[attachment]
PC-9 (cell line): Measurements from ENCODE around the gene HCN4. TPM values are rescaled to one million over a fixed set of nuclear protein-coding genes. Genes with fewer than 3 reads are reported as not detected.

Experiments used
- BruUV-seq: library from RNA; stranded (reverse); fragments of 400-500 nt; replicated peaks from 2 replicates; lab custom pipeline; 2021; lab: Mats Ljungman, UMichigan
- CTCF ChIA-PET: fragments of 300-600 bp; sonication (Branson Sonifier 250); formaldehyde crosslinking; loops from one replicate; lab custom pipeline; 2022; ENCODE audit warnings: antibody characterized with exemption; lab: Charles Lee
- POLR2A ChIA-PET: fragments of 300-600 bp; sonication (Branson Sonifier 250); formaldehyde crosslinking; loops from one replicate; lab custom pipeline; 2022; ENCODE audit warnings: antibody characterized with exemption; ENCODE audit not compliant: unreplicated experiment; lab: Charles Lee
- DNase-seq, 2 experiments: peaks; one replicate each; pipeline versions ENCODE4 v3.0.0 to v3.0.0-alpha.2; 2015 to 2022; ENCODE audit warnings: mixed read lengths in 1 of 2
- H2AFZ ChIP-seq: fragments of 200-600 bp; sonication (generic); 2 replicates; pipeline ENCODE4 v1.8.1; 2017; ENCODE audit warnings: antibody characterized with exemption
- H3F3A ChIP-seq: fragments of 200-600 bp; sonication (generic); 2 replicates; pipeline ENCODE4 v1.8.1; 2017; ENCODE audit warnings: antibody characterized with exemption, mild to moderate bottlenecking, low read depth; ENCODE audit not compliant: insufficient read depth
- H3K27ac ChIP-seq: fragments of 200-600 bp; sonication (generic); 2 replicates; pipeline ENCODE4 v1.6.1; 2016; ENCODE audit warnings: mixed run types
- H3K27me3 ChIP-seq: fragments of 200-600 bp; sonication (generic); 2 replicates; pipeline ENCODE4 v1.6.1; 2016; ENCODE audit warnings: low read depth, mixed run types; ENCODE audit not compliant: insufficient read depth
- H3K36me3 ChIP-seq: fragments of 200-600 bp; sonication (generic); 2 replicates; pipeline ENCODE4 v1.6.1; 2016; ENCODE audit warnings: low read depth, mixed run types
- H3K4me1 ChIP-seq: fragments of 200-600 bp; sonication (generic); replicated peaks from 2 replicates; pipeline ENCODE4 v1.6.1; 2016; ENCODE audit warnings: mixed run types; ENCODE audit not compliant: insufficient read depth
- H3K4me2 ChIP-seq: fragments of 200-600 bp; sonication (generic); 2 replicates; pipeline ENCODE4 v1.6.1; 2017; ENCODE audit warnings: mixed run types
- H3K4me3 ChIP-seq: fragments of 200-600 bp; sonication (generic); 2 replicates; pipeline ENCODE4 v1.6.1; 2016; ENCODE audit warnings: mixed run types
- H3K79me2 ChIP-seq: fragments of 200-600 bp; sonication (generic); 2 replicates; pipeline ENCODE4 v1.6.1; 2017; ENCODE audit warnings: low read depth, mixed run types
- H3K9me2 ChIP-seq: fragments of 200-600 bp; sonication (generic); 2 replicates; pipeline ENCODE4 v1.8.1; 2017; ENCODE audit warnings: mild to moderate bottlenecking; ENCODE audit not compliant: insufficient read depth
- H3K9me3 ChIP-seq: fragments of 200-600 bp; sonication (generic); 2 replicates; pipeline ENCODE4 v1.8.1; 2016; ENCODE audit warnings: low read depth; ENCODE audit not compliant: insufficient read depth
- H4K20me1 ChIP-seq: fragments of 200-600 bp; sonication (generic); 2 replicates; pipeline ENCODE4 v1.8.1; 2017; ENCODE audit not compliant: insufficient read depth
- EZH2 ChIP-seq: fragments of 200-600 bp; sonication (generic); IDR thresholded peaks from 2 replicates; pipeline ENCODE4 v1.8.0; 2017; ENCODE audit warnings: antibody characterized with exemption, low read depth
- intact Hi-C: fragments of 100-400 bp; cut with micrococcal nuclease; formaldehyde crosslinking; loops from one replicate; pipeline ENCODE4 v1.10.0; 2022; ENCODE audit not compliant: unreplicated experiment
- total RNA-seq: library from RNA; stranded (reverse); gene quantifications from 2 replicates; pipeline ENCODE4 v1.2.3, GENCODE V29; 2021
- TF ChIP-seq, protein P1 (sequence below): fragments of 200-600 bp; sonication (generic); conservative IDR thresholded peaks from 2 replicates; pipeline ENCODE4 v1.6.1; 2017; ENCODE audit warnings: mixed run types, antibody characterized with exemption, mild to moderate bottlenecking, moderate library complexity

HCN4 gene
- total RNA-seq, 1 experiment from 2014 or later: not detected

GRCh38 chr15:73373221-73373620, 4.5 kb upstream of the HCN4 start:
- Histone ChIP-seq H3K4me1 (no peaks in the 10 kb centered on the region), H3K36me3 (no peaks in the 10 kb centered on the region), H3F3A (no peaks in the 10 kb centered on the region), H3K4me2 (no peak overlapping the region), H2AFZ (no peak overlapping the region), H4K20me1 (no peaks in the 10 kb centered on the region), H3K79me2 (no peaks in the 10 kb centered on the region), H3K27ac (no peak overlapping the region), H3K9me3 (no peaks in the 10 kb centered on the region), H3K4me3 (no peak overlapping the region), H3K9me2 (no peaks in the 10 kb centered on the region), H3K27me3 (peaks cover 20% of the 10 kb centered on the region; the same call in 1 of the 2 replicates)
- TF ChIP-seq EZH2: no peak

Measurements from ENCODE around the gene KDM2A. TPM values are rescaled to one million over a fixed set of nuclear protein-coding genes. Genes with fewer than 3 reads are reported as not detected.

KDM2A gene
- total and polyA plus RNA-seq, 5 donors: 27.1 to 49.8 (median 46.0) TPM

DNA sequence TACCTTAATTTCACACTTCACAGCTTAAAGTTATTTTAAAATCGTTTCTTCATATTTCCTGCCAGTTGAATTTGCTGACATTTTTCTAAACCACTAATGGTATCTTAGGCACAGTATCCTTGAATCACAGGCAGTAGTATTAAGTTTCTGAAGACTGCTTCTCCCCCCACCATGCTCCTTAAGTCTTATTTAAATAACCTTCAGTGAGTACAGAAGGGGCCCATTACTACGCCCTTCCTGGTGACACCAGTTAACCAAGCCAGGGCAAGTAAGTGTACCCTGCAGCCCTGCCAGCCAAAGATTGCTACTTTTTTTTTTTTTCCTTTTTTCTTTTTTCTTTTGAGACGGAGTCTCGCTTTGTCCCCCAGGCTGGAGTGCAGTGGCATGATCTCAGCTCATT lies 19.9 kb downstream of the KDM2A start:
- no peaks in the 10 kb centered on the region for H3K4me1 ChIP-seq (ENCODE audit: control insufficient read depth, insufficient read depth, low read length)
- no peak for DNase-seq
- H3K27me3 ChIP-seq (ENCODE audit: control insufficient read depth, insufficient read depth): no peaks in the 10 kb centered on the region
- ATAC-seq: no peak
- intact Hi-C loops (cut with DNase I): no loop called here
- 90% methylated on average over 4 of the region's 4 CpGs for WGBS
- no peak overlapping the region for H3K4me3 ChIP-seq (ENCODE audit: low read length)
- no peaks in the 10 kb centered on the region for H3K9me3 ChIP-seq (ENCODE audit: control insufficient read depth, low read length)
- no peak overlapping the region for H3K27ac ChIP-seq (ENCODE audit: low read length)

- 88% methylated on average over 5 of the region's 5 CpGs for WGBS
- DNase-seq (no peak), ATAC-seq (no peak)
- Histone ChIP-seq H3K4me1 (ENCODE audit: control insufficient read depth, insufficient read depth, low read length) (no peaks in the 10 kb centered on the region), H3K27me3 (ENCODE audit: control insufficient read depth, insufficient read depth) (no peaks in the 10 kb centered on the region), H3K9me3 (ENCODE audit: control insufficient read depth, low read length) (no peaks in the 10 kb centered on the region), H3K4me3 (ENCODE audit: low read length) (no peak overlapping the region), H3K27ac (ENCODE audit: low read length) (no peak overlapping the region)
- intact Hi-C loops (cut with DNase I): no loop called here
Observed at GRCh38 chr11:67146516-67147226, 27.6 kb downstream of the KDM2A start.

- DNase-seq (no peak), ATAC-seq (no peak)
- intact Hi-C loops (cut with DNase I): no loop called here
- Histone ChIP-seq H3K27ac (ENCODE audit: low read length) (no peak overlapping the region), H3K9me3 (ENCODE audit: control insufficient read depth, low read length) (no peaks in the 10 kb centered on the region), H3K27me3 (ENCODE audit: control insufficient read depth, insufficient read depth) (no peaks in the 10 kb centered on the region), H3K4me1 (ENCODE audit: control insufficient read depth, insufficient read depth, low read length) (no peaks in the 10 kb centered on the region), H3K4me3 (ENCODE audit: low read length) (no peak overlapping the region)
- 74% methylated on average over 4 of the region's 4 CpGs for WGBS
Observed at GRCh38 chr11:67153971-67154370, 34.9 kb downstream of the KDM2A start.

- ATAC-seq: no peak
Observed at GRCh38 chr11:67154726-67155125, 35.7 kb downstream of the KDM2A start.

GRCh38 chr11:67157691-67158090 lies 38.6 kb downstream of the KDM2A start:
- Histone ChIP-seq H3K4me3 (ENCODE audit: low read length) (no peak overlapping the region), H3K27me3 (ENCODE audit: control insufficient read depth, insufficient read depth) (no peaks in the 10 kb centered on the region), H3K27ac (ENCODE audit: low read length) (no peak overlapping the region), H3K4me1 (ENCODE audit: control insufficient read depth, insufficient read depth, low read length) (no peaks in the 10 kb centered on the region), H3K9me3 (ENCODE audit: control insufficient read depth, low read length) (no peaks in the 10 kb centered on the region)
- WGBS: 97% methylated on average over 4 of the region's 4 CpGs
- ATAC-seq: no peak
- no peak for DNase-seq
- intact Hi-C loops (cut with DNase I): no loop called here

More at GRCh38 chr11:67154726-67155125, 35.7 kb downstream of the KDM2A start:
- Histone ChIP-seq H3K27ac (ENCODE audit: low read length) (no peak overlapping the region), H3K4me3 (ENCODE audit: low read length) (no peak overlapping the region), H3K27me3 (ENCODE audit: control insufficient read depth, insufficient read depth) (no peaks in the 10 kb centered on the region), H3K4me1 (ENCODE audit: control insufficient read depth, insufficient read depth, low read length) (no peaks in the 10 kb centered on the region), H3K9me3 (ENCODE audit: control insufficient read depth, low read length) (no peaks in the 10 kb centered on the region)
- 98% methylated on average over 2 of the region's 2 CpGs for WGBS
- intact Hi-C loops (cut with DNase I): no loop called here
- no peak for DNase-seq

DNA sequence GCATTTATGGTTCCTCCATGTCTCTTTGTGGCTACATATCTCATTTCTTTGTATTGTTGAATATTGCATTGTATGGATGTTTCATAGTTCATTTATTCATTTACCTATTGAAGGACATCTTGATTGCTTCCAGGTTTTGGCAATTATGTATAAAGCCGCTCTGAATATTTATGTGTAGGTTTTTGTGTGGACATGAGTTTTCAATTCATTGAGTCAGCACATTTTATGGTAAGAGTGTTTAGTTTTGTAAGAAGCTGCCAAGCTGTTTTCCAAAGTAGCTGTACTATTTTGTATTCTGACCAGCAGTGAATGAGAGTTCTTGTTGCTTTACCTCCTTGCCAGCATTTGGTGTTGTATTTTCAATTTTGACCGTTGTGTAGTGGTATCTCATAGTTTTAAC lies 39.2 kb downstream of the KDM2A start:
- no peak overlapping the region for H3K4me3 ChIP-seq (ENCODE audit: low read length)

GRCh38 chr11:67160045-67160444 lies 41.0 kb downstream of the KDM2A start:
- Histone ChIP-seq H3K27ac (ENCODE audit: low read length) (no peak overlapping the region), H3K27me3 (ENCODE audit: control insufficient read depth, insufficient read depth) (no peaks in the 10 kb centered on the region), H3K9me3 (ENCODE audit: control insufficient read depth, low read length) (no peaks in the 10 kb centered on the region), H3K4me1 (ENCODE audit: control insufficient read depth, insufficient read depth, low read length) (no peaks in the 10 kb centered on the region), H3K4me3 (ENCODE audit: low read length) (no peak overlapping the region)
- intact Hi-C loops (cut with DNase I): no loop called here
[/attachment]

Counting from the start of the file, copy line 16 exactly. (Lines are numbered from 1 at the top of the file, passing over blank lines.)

- H3K9me2 ChIP-seq: fragments of 200-600 bp; sonication (generic); 2 replicates; pipeline ENCODE4 v1.8.1; 2017; ENCODE audit warnings: mild to moderate bottlenecking; ENCODE audit not compliant: insufficient read depth